[Date Prev][Date Next] [Thread Prev][Thread Next] [Date Index] [Thread Index]

Re: Barriers to an ASP loophole closure

On Thursday 13 March 2003 03:56 pm, Thomas Bushnell, BSG wrote:
> Jeremy Hankins <nowan@nowan.org> writes:
> > My understanding (IANAL, etc) is that public performance could cover
> > this sort of thing (the problem would be scaling it back to cover only
> > what we want it to).  Are you simply objecting to that on principle,
> > or is there some reason people shouldn't or couldn't do that?
> I don't think there's any reason to think that constitutes public
> performance.  Is there *any* case law?  

It does seem logical, though...

Consider a DVD movie (I only specify DVD because it is more obviously a 
software program than a VHS movie is).  If you "run the program" in the 
privacy of your own home, copyright doesn't apply, because that's "fair use". 
But if you play it on a big screen at the park, you need further permissions 
and may have to pay royalties.

Now, what if I played it through my web server?  I don't give you the DVD and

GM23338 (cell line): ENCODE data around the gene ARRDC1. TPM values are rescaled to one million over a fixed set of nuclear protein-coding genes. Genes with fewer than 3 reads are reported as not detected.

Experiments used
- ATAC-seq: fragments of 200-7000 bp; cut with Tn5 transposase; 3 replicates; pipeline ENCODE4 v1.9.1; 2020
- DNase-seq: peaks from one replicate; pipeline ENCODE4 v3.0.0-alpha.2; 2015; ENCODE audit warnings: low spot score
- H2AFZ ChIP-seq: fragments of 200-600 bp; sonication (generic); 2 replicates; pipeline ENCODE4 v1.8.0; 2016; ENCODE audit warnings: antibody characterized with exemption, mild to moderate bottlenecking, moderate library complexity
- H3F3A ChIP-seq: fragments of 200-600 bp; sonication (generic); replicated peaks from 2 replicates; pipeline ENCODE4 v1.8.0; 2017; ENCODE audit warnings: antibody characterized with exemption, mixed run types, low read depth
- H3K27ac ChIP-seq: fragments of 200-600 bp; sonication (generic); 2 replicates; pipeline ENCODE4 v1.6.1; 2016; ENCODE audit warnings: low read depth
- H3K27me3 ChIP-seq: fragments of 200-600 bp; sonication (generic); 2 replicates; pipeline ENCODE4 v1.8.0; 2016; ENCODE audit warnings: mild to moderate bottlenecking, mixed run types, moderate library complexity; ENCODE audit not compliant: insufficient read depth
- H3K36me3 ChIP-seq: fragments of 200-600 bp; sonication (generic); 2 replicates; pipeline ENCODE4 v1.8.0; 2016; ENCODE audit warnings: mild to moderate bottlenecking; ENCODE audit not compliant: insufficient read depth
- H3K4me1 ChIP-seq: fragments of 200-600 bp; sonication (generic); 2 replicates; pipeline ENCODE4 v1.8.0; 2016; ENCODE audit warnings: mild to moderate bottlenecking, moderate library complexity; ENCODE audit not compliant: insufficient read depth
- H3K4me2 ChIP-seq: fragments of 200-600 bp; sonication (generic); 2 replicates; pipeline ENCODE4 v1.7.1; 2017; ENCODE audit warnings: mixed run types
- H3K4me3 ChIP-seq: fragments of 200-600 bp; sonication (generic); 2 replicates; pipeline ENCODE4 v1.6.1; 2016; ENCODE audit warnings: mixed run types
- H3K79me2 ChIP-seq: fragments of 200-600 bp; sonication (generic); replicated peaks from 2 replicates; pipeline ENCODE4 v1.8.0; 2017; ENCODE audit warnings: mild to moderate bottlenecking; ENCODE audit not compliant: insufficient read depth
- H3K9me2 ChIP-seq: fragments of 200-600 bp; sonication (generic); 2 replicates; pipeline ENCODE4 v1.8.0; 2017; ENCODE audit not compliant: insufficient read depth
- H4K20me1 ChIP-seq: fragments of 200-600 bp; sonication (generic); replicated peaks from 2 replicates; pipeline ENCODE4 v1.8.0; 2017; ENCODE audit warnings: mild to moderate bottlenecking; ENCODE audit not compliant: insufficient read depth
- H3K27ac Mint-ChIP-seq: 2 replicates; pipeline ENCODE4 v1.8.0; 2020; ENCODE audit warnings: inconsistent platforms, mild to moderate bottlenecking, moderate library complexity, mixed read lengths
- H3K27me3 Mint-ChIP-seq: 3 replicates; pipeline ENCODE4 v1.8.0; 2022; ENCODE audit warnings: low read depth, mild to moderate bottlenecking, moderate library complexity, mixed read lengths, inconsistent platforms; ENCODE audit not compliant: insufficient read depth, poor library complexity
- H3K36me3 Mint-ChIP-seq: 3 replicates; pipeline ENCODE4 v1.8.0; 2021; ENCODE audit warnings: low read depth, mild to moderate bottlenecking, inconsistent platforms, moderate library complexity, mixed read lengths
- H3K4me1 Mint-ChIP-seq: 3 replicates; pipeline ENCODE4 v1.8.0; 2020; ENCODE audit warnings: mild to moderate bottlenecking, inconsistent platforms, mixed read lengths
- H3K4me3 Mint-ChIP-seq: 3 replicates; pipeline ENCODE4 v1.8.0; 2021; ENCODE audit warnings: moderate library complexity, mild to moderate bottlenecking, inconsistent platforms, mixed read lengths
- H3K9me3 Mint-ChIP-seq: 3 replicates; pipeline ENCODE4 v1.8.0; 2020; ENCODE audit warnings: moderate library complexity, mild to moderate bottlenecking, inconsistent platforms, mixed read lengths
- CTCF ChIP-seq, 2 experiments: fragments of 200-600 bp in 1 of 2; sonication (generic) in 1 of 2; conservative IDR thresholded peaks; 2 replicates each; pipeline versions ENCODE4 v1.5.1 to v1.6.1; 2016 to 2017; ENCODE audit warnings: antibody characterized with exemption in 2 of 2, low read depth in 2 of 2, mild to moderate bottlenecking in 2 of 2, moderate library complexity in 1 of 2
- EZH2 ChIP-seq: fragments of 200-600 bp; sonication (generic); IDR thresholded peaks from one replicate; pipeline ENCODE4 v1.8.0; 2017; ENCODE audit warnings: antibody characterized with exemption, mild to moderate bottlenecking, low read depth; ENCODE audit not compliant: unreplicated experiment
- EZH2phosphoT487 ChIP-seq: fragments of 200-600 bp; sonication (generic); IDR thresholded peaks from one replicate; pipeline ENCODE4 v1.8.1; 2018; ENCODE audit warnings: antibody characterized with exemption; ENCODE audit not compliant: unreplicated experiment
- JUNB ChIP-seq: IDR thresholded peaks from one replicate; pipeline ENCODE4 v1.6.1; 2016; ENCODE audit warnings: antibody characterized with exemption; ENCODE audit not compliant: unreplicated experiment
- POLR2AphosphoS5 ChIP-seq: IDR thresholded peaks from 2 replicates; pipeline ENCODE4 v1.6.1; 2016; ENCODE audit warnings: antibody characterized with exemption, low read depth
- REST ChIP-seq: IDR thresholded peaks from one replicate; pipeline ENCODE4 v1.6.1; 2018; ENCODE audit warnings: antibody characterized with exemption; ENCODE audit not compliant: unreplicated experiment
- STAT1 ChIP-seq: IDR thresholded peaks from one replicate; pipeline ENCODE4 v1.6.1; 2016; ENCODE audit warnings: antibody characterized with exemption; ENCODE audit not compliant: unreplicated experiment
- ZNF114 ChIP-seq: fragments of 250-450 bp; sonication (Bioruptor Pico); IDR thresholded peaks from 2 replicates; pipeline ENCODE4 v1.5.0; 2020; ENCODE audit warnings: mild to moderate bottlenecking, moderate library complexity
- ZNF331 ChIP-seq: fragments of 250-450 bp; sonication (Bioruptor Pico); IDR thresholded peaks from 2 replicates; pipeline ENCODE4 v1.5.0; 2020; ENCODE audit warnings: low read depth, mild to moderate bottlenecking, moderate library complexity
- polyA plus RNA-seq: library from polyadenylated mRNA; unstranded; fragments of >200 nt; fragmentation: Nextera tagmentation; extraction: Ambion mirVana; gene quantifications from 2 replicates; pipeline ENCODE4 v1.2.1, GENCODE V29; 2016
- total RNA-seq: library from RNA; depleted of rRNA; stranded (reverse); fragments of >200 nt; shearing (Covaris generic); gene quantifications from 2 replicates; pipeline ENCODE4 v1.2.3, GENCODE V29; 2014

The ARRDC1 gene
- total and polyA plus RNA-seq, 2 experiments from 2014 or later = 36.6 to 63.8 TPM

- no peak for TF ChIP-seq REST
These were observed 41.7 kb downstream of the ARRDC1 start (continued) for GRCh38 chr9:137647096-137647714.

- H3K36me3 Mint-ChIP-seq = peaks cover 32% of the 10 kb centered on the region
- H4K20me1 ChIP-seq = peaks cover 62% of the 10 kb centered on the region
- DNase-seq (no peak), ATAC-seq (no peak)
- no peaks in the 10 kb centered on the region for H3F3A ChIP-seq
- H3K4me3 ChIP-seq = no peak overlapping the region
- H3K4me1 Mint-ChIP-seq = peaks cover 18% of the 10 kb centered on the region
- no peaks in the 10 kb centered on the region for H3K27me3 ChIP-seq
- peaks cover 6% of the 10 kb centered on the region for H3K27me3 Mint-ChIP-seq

I don't let you access the menu directly, so I am not distributing the work 
through the web, I'm just playing a video using some streaming video format.  
Now that is clearly public performance, isn't it?  Would anyone seriously 
argue that fair use lets me do that?

(It might matter whether I charge you for access or not, but I don't think 
so.  The Internet has already been likened to a broadcast medium, and playing 
via television transmitter is certainly considered public performance).

If I did let you access the menu, that wouldn't be any better, would it?  
Then the program would be more interactive, and therefore more closely 
resemble an RPC call.

As for scaling it back to what we want -- that's easy, you just include a new 
section to cover what sorts of public performance rights are granted and 
which are not.  And as a condition, you include the mandatory source-offer 
(just as with re-distribution, but perhaps with more "reasonable terms" for 
web services.  That solves the problem rather neatly, and without so many 

>From a pragmatic POV, anyone who's running a web service for the public at 
large should not be suffering from the "desert island" or "chinese dissident" 
question -- providing source packages should not strain their resources at 

More dangerous is probably the question of program versus data.  Was the DVD 
movie I mentioned above a program performing or a piece of data?  But if it's 
data, it's being distributed.  If it's a program it's being performed 
publically. Either way it might fall under copyright terms.


Terry Hancock ( hancock at anansispaceworks.com )
Anansi Spaceworks  http://www.anansispaceworks.com

Reply to: